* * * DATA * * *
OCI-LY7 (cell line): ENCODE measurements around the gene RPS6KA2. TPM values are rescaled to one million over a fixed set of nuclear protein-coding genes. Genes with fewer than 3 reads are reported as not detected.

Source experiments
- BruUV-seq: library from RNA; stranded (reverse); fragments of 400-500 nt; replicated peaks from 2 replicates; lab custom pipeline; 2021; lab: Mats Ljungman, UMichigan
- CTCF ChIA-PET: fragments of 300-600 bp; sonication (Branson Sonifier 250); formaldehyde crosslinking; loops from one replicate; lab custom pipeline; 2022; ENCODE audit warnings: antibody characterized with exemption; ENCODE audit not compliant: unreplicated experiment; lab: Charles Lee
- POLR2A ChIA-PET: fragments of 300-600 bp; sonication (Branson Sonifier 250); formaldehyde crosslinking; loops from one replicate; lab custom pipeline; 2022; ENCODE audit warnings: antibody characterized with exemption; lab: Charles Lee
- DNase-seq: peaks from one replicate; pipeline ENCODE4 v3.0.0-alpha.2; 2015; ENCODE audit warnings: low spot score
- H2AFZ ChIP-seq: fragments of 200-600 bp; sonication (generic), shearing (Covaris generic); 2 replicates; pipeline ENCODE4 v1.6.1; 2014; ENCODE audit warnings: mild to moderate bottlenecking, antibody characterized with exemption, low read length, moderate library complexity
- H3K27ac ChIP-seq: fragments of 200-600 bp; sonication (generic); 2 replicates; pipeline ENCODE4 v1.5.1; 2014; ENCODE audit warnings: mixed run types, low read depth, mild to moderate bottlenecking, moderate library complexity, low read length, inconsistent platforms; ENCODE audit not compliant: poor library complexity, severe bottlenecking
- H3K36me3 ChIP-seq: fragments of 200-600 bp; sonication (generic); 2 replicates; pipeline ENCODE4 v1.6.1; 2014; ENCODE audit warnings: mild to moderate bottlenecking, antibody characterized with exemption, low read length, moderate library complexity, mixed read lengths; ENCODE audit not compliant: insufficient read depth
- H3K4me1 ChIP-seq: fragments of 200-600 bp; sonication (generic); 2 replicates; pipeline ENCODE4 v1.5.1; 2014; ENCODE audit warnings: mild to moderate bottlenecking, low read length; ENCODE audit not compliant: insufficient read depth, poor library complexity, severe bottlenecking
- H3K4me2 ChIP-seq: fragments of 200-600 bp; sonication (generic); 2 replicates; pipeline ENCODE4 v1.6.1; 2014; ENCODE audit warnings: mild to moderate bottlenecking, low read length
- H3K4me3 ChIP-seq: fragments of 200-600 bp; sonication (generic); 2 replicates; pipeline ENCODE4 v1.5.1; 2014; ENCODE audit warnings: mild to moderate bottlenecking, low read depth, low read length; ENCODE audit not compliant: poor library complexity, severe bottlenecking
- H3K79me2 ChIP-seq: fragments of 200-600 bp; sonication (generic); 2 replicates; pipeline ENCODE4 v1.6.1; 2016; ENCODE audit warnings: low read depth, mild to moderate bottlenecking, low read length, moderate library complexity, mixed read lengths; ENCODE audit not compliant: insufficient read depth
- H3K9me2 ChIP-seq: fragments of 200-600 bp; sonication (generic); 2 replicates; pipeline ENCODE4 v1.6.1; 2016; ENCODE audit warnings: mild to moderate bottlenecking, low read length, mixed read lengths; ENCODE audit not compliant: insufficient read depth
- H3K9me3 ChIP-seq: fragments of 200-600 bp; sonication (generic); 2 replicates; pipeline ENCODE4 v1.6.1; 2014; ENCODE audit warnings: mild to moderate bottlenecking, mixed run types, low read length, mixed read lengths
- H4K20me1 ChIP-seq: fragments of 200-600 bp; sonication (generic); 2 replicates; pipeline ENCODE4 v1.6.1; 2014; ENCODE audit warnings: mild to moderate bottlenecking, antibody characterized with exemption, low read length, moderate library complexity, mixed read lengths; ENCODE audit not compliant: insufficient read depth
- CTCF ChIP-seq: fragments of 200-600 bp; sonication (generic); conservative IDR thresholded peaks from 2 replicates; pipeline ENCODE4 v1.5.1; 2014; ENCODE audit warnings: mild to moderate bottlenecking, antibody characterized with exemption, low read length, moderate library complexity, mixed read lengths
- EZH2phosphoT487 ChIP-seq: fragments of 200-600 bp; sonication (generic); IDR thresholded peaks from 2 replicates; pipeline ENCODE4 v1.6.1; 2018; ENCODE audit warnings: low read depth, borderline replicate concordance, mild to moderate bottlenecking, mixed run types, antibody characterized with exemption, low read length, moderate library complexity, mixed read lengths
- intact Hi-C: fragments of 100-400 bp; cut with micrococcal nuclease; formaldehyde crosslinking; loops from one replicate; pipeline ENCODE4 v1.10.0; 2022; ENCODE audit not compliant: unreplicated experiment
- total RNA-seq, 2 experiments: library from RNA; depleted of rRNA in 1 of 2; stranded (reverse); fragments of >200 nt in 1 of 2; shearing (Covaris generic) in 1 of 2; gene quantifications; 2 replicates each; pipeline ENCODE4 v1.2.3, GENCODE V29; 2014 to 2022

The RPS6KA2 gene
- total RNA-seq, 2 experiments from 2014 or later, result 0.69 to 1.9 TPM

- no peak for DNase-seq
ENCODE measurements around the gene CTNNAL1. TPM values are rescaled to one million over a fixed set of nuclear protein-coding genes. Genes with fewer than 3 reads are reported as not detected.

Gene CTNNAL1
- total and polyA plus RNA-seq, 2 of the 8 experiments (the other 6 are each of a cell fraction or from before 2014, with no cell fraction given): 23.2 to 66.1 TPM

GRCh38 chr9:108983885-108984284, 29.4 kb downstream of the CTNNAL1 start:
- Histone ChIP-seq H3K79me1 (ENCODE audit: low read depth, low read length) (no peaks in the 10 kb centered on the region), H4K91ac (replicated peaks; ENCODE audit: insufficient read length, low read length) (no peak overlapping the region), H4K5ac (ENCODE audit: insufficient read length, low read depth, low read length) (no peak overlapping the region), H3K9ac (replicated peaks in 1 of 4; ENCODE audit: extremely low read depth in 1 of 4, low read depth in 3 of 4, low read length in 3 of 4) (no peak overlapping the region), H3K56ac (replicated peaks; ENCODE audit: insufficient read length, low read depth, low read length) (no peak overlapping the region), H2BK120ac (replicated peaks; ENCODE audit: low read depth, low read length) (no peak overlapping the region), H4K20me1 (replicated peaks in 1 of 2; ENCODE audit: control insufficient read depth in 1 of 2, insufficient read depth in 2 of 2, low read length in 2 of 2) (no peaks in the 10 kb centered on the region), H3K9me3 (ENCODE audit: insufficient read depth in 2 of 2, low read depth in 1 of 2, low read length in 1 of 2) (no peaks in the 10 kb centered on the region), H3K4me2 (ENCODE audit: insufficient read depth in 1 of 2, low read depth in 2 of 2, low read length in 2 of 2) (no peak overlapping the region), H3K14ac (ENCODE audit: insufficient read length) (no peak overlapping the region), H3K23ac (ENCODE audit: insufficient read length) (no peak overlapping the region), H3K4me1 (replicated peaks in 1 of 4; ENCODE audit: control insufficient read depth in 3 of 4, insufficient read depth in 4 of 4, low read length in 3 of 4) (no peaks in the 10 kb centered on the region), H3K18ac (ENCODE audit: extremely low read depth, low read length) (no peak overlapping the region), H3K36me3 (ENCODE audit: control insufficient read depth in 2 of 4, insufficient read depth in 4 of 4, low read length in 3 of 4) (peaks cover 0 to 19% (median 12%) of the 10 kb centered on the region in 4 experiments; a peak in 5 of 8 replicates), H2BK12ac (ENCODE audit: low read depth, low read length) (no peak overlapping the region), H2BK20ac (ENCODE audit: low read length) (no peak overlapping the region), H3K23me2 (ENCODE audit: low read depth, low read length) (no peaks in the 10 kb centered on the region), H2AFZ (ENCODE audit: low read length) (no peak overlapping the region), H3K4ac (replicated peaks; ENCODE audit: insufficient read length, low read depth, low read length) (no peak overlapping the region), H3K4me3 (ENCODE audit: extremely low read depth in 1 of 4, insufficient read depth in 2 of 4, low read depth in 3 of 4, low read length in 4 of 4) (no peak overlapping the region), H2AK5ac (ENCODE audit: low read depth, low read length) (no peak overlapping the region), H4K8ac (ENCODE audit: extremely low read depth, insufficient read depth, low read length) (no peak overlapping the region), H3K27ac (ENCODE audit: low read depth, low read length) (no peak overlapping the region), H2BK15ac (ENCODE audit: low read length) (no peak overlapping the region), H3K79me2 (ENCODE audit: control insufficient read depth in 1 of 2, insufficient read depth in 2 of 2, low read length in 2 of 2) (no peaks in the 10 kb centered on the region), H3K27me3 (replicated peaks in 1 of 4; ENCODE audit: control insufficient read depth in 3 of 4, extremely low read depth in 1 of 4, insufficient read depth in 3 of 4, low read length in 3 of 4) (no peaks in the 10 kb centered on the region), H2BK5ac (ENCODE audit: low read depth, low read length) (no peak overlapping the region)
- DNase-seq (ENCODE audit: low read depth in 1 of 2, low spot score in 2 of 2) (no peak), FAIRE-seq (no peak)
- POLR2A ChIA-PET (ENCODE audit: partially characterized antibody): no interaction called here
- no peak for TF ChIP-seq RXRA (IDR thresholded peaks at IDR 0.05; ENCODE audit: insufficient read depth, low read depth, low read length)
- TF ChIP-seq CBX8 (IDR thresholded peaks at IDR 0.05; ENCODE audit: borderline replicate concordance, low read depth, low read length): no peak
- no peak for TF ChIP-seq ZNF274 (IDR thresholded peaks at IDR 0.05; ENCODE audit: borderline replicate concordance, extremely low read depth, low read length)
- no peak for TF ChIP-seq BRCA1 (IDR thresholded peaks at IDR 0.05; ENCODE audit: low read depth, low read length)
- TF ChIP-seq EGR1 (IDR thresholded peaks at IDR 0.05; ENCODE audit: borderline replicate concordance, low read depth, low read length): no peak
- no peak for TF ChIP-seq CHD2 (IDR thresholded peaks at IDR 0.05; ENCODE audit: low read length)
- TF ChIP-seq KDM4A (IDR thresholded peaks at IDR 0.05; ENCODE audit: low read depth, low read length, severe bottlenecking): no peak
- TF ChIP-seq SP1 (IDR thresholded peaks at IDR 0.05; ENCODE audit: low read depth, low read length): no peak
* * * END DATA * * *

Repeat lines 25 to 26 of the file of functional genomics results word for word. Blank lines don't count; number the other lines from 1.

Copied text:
Gene CTNNAL1
- total and polyA plus RNA-seq, 2 of the 8 experiments (the other 6 are each of a cell fraction or from before 2014, with no cell fraction given): 23.2 to 66.1 TPM